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Judge sides with DA in arson case

Wasco County Circuit Judge Janet Stauffer ruled Monday against a defense attorney’s request that several crime scenes in Tygh Valley be preserved until his investigator looked them over.

David Susens of Morris Smith Starns and Sullivan, a gorge law firm, is the attorney for defendant Corey Allen Chuck, 21, of Tygh Valley. Chuck, who is lodged in the regional jail on a $37,500 cash bail, has been accused by Wasco County District Attorney Eric Nisley of first-degree arson at a residence on North Eagle Point Road in Tygh Valley. He also faces prosecution for first-degree burglary with the intent of criminal mischief.

In addition, he has been charged with illegally entering another dwelling on North Eagle Point and one on North Sentosa Road to engage in theft.

Chuck is also facing penalties for reportedly breaking into a Frontage Road residence for the purpose of criminal mischief.

According to his indictment, Chuck was found to be in possession of stolen brewing supplies and ingredients at the time of his March 2 arrest, the same day that the fire occurred.

Susens asked Stauffer last week to stop activity at these sites until they had been visited by his forensic expert.

He also wanted the judge to direct law enforcement officials and the state fire marshal to turn over “fragmentary” notes taken during their respective investigations.

“It is our hope to be able to conduct an

independent investigation as to the cause of this fire,” he said.

Firefighters have determined the blaze that destroyed the home was human-caused but Susens argued that it was vital to his case to review every potential piece of evidence.

“I think this case, and maybe arson cases in general, present special circumstances that give the court more leeway,” he said.

Nisley countered that all evidence of value — both to prepare his case and aid the defense — had already been collected. He told Stauffer March 20 that it was his obligation to not only seek justice for victims but protect the constitutional rights of a defendant.

“If we don’t provide evidence to the defense, we don’t get to use it in the prosecution,” he said.

He said the court did not have authority to restrain victims from use of their property for an indefinite period of time.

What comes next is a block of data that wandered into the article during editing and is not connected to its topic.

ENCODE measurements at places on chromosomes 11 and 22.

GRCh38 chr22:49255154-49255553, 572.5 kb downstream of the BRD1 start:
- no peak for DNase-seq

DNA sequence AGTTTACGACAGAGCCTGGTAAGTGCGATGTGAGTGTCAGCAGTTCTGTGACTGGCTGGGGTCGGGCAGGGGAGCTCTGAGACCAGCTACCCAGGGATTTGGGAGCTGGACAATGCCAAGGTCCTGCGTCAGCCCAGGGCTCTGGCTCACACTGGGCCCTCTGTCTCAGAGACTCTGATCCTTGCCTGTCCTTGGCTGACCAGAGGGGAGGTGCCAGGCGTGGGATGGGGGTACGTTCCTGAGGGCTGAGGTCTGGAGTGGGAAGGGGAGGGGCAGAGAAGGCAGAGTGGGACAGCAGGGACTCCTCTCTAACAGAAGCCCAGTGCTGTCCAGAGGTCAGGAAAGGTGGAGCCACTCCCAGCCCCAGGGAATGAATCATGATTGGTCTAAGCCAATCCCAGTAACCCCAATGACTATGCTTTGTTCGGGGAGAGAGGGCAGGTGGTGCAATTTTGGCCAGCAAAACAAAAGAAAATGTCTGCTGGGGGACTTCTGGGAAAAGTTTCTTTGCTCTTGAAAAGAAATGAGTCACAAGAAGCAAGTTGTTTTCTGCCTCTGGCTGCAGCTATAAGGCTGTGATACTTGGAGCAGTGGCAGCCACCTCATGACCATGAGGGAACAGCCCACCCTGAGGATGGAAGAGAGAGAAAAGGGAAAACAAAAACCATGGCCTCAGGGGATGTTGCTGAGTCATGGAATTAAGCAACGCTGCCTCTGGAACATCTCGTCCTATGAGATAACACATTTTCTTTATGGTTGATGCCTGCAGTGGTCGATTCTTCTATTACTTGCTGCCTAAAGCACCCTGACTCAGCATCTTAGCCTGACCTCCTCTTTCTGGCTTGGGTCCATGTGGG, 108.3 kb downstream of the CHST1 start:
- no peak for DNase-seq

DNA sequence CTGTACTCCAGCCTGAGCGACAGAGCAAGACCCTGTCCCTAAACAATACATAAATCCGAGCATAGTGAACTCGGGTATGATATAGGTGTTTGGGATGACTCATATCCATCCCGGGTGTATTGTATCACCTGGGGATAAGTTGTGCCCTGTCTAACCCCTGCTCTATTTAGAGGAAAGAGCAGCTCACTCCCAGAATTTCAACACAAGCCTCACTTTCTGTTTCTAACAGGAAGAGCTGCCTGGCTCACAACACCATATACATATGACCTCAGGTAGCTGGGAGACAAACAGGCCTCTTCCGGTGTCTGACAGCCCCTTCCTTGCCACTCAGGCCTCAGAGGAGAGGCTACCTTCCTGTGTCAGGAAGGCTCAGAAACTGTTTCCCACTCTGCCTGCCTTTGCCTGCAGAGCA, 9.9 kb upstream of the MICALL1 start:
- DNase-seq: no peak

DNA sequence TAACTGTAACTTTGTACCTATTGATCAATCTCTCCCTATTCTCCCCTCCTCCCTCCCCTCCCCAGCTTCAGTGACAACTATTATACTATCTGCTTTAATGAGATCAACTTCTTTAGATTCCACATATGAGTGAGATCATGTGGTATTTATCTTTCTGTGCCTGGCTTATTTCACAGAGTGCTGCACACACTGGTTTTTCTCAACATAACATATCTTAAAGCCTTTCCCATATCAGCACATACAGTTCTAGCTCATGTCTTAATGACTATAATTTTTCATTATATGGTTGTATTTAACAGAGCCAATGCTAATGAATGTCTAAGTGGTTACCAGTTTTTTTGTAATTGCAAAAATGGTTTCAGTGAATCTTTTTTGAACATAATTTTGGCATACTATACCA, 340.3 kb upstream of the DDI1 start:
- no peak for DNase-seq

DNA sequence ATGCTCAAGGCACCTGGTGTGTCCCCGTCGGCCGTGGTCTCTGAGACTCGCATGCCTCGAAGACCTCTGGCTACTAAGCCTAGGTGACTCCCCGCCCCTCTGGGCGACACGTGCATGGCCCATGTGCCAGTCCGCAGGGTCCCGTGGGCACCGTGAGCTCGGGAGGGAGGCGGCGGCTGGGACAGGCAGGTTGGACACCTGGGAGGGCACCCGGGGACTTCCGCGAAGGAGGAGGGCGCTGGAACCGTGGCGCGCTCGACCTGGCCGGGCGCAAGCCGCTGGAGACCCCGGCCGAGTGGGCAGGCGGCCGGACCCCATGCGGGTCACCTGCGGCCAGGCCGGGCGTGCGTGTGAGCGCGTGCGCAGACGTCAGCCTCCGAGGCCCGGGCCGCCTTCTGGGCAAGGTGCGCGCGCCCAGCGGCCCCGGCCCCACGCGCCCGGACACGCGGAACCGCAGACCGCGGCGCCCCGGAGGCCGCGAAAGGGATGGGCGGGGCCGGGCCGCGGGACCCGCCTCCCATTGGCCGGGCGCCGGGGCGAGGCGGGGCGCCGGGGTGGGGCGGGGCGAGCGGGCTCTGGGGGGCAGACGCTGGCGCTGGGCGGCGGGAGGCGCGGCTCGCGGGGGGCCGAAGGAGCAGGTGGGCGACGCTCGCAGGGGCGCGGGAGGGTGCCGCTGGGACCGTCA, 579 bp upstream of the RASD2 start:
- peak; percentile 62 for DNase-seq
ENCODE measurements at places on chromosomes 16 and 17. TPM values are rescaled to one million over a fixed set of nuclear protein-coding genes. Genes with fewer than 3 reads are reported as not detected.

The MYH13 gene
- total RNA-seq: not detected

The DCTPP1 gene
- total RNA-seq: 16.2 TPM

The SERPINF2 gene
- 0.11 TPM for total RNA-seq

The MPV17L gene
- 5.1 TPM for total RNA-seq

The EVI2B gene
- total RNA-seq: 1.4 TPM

“These poor people who had their house burned, or broken into and damaged, are not parties to this criminal case,” he said. “If they can’t fix or restore their property, it’s an affront to their rights.”

If Susen’s motion were granted, Nisley said the victims would not be able to move forward with their lives.

He said the issue involving notes from a crime scene has already been litigated at the state and federal levels.

As an example, Nisley outlined a 1977 case in Oregon involving the arrest of a drunk driver.

The officer recorded his observations of the defendant in abbreviated form in pencil on the back of his traffic citation booklet. He later wrote a report from those notes and then erased them.

Although the defense won a challenge in lower court against that action, the court of appeals later determined that the officer was in the right.

“Requiring preservation and availability of fragmentary notes intended only as a touchstone for memory would be more likely to discourage police officers from taking notes, with a consequent reduction in accuracy, than to promote the statutory goals,” wrote the appellant judges in their decision.

“Furthermore, it would be unfair and misleading to allow cross examination of a witness based on fragmentary or cryptic notes which were never intended to express a complete statement.”

Nisley told Stauffer the 9th Circuit Court, which has jurisdiction over Oregon and eight other states, had rendered the same opinion after hearing a 1976 appeal involving similar issues.

Susens countered that the local court could determine the extent that evidence should be transferred in the Chuck case. He said it was important to ensure that nothing had been omitted which could clear his client of wrongdoing or impeach a witness that Nisley intends to call at a trial.

“Victim’s rights don’t restrict a defendant’s rights,” he said.

He also cited numerous cases dating back as far back as 1976 to show that precedent existed for his request. He said the legislature had passed a law a little more than two months ago to expand the rights of people who had been accused of a crime.

“The court’s issuance of an order would protect defendant’s rights by potentially preventing the destruction or modification of important physical or documentary evidence whether accidental, negligent or otherwise,” wrote Susens in a legal brief.

Nisley said any move by state officials on behalf of suspects still had to adhere to the boundaries set out by existing law.

He said Susens had failed to demonstrate where the court was given authority to preserve evidence in a way that was harmful to victims.


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